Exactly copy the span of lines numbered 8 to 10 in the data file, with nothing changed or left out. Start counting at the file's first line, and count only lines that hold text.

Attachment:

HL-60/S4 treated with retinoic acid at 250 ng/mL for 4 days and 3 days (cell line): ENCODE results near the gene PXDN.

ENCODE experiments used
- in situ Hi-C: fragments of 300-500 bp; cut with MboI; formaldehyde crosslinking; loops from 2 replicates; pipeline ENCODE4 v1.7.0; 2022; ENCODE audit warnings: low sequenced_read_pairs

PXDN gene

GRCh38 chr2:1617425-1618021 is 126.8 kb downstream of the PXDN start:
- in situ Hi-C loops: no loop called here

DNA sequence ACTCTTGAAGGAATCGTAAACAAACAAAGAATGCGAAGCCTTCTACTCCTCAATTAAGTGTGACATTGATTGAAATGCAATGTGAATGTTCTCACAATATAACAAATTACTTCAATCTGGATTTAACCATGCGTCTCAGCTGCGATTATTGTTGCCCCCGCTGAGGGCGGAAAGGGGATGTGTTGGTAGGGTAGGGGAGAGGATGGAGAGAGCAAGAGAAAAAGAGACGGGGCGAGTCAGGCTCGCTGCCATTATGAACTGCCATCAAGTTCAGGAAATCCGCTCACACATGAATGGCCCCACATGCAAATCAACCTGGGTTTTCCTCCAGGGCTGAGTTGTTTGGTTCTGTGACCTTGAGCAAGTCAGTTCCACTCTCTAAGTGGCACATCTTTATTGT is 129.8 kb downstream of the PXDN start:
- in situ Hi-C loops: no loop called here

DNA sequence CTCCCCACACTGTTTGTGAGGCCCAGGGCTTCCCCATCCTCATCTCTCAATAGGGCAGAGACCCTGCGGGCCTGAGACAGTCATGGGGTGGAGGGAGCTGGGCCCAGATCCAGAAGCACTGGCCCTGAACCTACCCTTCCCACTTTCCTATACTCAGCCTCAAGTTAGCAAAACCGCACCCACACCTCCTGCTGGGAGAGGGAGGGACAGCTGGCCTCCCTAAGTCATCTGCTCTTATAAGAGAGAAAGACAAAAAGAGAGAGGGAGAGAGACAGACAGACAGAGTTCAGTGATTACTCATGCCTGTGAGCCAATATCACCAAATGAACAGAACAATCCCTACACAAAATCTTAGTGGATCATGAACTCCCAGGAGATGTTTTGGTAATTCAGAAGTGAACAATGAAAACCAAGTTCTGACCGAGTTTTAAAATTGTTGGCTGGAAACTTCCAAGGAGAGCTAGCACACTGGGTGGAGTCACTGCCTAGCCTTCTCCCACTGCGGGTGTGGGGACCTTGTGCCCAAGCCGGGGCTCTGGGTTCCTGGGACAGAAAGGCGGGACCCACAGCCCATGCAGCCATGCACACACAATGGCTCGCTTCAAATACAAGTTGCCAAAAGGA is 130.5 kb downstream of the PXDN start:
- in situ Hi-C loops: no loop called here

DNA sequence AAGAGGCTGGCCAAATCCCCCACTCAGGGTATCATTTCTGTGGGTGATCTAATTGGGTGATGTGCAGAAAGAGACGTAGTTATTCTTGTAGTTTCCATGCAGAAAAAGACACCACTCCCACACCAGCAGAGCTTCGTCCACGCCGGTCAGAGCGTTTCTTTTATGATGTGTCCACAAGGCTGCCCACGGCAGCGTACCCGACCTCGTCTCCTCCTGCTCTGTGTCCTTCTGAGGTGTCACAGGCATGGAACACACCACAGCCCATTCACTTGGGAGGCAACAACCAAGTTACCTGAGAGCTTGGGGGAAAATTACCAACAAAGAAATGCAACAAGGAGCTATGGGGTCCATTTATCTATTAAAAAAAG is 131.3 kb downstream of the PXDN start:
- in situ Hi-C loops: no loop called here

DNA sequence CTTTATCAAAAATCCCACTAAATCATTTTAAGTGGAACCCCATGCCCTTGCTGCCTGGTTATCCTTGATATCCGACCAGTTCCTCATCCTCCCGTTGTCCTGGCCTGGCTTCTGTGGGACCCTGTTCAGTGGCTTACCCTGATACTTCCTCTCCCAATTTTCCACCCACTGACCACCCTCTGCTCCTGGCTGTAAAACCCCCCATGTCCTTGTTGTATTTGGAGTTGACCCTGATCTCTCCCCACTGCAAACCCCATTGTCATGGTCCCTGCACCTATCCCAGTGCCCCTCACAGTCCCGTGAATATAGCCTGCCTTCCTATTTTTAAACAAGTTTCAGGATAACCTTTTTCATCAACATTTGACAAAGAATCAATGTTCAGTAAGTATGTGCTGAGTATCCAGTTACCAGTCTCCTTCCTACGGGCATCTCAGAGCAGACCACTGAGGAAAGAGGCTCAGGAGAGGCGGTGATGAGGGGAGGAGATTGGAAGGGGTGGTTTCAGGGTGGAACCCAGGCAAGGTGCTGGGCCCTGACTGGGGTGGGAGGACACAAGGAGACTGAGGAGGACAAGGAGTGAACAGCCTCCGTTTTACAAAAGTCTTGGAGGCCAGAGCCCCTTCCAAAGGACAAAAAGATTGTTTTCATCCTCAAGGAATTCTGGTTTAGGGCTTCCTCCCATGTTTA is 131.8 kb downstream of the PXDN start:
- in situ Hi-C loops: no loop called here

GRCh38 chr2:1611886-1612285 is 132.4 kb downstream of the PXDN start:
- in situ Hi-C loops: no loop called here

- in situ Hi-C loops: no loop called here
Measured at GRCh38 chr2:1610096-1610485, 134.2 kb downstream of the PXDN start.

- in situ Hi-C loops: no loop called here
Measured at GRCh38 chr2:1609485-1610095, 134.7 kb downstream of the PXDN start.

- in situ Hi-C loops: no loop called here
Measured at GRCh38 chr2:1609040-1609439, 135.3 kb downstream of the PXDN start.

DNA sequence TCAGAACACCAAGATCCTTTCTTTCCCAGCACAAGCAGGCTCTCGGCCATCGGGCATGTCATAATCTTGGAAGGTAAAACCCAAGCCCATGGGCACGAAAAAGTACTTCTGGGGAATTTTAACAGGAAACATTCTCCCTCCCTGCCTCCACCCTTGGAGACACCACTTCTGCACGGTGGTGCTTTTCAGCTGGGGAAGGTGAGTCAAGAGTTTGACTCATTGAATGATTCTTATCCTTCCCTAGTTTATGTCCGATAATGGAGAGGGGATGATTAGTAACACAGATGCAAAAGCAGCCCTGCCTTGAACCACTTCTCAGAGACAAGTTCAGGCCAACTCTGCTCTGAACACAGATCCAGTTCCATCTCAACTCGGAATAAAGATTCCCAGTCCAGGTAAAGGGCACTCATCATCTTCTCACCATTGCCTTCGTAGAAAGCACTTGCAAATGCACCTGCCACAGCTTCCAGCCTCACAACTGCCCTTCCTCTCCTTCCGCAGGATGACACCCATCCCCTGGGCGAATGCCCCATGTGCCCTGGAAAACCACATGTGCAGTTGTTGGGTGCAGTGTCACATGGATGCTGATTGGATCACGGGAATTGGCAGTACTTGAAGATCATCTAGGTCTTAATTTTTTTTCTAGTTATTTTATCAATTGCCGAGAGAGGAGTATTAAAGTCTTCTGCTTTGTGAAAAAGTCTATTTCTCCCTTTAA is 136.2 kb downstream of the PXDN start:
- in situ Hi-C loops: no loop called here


- in situ Hi-C loops: no loop called here

DNA sequence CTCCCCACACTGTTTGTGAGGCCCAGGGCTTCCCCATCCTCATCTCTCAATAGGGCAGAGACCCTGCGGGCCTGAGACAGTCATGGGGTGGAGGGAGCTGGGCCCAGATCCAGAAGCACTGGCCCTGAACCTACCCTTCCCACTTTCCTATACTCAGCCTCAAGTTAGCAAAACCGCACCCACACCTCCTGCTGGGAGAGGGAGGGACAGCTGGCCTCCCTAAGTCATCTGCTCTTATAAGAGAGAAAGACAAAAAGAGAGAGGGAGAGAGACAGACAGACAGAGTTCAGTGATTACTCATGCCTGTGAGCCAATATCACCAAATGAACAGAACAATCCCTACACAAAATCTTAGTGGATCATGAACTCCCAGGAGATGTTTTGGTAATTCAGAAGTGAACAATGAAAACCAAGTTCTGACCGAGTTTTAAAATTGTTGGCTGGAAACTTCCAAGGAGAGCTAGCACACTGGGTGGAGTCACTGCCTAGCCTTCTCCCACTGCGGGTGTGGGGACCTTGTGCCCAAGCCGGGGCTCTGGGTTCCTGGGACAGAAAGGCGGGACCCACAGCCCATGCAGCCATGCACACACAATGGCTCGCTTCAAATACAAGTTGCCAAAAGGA is 130.5 kb downstream of the PXDN start:
- in situ Hi-C loops: no loop called here